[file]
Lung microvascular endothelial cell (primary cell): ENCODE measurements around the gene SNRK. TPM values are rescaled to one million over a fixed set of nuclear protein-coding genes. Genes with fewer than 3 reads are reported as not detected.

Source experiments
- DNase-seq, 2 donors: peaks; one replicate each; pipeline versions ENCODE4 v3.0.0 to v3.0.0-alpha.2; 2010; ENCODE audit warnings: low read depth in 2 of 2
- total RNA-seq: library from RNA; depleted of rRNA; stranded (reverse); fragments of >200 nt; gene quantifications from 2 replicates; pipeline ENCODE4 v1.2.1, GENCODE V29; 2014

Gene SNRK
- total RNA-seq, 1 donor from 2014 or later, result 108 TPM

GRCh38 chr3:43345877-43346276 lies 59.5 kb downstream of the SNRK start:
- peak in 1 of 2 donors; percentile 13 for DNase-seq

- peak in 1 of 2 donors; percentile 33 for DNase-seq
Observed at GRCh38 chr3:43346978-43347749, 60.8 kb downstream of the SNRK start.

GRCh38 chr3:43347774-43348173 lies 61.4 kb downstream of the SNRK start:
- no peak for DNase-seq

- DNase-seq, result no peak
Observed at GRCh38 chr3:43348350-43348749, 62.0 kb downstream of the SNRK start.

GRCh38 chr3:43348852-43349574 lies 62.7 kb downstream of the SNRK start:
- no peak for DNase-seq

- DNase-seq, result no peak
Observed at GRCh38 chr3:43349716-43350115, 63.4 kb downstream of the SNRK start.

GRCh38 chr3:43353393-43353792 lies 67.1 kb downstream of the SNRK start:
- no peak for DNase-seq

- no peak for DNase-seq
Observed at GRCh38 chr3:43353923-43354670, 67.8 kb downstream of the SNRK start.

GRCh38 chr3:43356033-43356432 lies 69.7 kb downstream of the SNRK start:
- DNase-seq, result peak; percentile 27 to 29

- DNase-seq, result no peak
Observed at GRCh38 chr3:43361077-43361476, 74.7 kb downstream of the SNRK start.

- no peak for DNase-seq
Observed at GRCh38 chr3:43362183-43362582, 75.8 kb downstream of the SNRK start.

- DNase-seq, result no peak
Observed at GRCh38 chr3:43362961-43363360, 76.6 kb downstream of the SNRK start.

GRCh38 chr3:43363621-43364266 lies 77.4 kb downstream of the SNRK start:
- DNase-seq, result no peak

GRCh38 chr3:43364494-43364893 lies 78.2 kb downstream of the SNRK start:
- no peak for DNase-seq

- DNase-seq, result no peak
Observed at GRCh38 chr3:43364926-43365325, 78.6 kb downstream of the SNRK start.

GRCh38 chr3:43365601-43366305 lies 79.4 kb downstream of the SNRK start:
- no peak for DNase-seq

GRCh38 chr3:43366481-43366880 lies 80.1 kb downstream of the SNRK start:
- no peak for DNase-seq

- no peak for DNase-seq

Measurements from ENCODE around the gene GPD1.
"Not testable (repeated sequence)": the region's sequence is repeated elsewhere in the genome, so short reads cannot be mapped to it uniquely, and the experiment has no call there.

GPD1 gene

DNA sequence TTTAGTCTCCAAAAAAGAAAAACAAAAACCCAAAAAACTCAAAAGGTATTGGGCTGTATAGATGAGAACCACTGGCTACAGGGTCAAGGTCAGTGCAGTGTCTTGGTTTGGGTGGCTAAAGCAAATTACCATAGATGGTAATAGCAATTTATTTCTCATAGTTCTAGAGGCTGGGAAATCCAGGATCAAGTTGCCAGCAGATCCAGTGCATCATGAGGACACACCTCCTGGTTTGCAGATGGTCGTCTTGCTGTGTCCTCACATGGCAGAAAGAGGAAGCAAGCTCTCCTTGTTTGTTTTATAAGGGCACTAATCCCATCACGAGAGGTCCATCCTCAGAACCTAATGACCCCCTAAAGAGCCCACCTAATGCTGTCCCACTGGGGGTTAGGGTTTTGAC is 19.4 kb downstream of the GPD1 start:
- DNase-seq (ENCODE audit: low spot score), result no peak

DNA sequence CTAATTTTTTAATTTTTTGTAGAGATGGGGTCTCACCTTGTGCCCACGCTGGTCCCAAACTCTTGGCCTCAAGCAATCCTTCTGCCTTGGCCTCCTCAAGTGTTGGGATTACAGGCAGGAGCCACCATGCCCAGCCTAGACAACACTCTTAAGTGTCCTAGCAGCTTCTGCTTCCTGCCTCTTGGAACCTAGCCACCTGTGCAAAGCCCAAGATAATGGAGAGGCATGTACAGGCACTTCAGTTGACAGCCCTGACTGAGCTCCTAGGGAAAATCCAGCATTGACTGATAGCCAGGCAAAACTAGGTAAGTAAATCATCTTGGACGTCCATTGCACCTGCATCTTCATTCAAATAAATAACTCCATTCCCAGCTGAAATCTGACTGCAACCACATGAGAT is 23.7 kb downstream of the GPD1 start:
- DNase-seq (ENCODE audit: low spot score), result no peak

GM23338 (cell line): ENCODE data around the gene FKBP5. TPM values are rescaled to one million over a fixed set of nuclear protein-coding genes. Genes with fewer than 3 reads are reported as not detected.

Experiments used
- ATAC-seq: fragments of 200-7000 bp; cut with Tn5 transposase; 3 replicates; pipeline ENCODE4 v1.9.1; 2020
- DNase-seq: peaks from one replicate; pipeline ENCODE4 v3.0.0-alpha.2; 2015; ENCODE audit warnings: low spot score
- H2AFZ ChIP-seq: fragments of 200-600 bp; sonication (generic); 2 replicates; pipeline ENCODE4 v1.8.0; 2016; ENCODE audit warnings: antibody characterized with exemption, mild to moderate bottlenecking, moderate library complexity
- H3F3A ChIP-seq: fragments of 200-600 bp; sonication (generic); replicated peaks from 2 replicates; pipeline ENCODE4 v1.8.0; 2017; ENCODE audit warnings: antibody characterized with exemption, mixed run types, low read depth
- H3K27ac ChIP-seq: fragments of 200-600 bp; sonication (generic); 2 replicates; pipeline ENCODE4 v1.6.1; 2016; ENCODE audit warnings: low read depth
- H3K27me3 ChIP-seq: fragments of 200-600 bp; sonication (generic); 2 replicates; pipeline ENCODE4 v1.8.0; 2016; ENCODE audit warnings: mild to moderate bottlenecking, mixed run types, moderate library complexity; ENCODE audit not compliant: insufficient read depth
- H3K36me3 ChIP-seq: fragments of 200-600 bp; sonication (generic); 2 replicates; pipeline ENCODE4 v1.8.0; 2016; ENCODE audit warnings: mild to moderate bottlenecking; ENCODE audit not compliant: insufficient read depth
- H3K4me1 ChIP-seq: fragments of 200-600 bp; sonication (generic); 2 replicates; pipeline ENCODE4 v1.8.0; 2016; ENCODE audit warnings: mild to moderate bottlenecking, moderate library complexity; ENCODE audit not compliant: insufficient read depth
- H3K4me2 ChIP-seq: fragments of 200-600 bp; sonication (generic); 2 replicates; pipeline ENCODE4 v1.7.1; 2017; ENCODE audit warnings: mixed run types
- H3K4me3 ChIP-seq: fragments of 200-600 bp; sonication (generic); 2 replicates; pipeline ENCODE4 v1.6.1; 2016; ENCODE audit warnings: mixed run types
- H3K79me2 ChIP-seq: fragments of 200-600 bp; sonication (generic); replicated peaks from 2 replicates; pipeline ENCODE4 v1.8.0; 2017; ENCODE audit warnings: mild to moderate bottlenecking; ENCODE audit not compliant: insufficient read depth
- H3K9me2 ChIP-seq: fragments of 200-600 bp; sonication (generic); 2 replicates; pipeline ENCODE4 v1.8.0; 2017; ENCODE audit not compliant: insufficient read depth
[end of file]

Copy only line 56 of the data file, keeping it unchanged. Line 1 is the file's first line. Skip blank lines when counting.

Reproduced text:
- H3K27me3 ChIP-seq: fragments of 200-600 bp; sonication (generic); 2 replicates; pipeline ENCODE4 v1.8.0; 2016; ENCODE audit warnings: mild to moderate bottlenecking, mixed run types, moderate library complexity; ENCODE audit not compliant: insufficient read depth